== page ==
The stock could go higher when the company reports after close May 27.
There are a number of reasons, including the company's strong performance and expansion plans. An improved sales climate should also help Costco.
The stock has been weak because of a shorter Easter selling season. The cycling of last year's strong sales in Japan also negatively skewed same store sales for April.
Costco is expected to report third quarter fiscal 2015 revenue of $26.6 billion and $1.16 in earnings. Revenue should be up about 3%. Revenue would have been higher, but gasoline price deflation and the strong US dollar weighed down results. Factoring out gasoline price fluctuations and foreign currency issues, same store sales would have probably been up 7% this year.
Costco is seeing increased store traffic. Higher membership fee income has also been a tailwind. The company raised membership fees in fiscal 2012.
Still, the biggest reason the stock can go higher is an accelerated club-opening schedule. Costco is expected to open 30 new clubs this year and an additional 25 to 30 a year over the next several years. Roughly half those new clubs will be overseas.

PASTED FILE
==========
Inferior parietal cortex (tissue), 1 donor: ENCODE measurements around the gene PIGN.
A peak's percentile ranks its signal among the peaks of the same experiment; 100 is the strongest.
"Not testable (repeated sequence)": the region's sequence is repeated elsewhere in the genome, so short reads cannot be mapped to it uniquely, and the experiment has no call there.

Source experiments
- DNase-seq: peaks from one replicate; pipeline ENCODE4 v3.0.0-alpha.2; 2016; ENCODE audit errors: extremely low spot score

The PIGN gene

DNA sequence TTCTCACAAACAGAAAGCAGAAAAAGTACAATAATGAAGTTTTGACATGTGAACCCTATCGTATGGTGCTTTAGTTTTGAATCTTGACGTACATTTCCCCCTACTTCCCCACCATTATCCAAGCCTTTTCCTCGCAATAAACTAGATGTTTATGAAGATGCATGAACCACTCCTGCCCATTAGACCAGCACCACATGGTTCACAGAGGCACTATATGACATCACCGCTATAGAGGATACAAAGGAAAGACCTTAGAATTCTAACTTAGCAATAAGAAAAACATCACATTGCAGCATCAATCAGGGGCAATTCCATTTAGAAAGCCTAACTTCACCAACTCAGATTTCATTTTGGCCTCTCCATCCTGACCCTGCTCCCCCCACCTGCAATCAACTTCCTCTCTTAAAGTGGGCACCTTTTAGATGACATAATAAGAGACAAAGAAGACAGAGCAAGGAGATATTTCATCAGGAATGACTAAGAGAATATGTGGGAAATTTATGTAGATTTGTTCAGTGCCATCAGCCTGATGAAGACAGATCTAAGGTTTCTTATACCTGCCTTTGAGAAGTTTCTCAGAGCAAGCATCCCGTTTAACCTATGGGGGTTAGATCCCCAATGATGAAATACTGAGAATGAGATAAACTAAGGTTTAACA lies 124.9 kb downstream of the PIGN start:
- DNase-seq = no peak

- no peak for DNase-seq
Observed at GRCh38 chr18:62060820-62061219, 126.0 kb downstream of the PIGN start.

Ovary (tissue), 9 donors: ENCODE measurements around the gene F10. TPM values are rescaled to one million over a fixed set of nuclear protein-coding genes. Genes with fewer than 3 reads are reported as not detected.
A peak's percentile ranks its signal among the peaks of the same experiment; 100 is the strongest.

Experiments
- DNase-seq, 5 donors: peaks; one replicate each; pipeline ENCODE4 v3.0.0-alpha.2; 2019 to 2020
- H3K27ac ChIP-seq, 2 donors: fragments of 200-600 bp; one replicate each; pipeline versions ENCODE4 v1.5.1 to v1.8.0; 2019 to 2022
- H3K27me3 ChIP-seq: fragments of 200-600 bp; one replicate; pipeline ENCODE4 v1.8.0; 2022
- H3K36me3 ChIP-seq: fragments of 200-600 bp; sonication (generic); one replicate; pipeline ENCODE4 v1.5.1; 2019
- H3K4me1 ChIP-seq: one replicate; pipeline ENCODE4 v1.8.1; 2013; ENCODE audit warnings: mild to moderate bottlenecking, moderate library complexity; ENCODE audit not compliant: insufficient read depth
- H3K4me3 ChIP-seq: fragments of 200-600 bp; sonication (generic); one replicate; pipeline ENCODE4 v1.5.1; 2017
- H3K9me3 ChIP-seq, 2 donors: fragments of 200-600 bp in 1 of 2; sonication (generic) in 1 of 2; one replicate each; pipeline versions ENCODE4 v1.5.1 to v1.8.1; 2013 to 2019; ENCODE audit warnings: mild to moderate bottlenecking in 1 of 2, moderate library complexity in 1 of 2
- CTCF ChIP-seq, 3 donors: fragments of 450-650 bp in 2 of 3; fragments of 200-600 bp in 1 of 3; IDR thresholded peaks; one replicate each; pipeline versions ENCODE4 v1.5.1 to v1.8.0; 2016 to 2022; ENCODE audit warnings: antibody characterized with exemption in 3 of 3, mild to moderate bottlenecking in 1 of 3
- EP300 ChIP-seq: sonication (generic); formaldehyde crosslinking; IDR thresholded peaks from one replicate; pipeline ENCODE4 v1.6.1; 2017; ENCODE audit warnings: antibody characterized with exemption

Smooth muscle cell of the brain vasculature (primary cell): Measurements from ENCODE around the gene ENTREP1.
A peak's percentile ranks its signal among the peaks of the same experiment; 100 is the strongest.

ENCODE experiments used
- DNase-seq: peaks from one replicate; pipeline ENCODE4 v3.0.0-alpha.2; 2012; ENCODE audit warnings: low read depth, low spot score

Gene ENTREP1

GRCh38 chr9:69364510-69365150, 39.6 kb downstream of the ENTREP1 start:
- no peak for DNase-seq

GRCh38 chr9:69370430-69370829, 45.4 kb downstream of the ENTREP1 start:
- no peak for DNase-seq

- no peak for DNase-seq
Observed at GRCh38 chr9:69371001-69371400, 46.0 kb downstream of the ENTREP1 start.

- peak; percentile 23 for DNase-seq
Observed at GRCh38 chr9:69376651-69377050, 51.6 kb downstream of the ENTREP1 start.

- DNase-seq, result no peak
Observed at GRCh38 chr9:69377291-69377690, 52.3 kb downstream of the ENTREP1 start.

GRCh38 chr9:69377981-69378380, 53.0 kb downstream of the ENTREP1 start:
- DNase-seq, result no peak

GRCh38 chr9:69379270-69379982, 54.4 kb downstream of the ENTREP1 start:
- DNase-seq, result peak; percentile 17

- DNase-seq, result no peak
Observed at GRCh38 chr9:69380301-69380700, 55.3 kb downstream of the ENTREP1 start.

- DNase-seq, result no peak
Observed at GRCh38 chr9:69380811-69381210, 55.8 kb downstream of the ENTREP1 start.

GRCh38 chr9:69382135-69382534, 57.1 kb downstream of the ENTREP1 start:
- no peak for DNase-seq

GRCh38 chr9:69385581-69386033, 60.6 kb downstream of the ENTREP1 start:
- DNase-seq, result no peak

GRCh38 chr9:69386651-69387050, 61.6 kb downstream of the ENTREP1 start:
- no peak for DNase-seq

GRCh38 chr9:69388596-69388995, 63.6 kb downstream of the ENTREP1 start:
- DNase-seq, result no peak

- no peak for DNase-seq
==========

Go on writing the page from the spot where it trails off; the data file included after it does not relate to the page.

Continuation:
The international business is only 22% of revenue, so there could be years of growth ahead. International customers are driving higher same store sales. While US same store sales usually rise in the 2% to 3% range, international markets routinely report 5% to 8% same store sales growth.
Strong membership renewal rates in the US and overseas will also work in the stock's favor. In the US, the renewal rate exceeds 91% and the overseas rate is 87%. Management must be doing something right to keep all those members happy.
For the full year, Costco is expected to earn $5.35 per share on revenue of $119 billion. If the company grows just 4%-5% next year, earnings per share will probably come in around $5.70, which means the stock is trading between 25 and 26 times earnings. That's below the company's historical multiple of 30. Applying a 30 multiple gets the stock over $170 per share.
This article is commentary by an independent contributor. At the time of publication, the author held no positions in the stocks mentioned.